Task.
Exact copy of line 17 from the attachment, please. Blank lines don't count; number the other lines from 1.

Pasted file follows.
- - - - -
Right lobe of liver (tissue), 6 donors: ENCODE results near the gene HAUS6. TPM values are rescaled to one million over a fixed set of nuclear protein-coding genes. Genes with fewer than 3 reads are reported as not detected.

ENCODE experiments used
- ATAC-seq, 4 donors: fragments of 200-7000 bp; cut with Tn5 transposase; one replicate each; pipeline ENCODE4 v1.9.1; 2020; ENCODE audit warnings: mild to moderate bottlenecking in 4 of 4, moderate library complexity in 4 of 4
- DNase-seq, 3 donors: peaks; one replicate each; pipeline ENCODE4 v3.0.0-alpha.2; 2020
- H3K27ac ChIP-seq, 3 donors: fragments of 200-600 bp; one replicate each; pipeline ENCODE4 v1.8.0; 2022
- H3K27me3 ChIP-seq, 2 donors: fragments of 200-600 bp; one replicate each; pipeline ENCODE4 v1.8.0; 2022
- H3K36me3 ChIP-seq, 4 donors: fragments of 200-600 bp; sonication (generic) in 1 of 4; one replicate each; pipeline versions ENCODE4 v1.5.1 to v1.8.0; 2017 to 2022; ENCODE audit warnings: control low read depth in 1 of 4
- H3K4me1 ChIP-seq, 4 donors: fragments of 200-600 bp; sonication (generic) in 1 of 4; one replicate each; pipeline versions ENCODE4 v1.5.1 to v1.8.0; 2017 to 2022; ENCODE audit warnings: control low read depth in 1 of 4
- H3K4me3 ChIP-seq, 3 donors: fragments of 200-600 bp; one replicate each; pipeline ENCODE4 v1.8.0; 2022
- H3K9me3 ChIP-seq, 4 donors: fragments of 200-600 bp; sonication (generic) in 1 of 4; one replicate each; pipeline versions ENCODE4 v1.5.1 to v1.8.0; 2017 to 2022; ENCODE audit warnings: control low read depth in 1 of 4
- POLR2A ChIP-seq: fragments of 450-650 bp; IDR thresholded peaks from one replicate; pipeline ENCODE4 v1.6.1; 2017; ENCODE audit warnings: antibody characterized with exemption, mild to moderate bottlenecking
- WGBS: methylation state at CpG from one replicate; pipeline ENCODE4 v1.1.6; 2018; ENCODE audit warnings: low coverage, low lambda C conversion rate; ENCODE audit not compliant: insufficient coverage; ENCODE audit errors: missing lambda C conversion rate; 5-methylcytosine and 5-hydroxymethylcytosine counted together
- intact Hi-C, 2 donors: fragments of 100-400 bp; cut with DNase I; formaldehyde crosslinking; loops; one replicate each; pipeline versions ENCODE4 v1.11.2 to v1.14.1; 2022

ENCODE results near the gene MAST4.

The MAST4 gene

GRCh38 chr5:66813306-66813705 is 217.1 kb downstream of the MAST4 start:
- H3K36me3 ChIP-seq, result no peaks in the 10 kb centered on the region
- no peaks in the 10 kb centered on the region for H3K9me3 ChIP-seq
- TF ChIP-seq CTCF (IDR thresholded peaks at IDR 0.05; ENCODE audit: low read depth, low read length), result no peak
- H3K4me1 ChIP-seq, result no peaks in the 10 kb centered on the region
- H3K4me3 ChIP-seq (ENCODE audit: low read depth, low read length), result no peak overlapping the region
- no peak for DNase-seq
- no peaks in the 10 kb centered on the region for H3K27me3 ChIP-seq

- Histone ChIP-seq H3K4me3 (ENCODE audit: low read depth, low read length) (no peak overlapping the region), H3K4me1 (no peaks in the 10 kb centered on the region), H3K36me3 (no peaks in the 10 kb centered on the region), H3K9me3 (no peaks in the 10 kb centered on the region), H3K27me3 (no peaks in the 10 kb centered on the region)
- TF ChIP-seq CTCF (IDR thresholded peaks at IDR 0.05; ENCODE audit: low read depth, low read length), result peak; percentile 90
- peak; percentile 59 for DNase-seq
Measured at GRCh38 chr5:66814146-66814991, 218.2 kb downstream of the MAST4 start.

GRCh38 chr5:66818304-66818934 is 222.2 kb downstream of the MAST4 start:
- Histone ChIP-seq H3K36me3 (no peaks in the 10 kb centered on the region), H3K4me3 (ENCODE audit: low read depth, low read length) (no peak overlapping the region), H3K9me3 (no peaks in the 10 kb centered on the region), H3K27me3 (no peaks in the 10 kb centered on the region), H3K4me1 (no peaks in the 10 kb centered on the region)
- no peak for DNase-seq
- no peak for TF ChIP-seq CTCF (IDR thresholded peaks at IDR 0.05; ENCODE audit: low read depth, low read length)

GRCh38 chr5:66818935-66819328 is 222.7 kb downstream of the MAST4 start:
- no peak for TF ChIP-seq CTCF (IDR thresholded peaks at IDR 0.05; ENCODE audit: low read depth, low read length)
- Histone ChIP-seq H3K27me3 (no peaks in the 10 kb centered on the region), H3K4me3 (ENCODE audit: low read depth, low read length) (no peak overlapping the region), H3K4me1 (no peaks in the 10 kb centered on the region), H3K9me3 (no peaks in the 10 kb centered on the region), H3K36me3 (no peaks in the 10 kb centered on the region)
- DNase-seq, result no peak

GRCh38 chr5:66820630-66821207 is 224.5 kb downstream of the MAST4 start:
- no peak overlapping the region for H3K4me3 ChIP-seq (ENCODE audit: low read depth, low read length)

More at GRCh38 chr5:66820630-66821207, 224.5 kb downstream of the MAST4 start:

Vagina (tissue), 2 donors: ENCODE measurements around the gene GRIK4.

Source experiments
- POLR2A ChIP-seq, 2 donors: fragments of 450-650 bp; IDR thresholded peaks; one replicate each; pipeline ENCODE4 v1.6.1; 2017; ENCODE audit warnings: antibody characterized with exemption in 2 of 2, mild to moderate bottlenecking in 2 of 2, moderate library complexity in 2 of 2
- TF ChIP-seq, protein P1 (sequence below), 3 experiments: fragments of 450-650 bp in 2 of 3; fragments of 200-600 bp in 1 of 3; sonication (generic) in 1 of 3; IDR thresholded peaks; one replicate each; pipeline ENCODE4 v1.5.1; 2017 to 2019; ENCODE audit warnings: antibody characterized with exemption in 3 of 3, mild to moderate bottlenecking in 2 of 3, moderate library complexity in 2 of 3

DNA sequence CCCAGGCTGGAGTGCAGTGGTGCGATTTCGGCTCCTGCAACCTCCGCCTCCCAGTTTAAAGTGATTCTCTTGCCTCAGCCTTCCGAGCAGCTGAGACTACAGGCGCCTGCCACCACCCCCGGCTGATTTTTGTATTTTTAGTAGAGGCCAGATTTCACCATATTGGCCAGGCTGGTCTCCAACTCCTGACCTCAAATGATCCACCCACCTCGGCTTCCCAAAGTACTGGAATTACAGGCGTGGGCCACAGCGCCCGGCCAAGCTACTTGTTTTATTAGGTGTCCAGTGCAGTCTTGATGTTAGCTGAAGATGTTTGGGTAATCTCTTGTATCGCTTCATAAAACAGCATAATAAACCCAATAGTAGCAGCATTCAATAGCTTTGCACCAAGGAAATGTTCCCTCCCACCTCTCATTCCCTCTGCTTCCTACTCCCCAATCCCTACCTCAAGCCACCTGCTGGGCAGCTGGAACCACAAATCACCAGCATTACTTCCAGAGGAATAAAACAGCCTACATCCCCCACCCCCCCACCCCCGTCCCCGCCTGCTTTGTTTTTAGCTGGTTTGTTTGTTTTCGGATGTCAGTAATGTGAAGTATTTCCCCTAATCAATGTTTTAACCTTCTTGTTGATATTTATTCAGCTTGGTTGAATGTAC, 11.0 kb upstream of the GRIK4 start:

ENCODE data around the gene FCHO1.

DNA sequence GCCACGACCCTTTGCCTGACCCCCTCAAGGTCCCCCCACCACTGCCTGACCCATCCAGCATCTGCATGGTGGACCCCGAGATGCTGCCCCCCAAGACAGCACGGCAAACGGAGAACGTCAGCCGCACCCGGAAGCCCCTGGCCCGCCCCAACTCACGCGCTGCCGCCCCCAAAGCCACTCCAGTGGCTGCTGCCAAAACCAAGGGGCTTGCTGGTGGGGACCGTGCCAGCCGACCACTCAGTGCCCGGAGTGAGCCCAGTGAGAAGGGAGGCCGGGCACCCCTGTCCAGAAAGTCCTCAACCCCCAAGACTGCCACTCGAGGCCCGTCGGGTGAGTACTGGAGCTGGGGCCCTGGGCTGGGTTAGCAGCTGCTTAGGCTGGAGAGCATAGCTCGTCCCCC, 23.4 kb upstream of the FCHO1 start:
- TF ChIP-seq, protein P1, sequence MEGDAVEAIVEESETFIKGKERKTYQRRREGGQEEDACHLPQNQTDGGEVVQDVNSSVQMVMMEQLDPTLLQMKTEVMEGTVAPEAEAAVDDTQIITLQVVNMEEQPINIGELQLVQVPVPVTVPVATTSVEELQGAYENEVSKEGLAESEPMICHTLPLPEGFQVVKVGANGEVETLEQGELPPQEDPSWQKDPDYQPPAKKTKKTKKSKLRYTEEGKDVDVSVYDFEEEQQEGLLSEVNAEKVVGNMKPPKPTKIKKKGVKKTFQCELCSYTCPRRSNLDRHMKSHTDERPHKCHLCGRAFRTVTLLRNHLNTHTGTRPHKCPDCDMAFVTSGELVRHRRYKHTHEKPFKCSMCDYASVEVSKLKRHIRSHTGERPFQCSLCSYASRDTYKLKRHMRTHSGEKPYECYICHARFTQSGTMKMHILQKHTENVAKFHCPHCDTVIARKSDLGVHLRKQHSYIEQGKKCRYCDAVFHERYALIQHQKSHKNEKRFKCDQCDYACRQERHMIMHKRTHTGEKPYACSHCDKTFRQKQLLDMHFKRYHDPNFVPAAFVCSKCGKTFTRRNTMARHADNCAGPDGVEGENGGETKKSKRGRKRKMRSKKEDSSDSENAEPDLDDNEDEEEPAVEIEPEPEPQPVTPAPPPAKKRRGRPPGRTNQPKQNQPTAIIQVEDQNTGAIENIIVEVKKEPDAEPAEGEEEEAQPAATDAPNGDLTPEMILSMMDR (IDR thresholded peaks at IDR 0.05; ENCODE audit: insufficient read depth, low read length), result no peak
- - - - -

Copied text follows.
- H3K36me3 ChIP-seq, result no peaks in the 10 kb centered on the region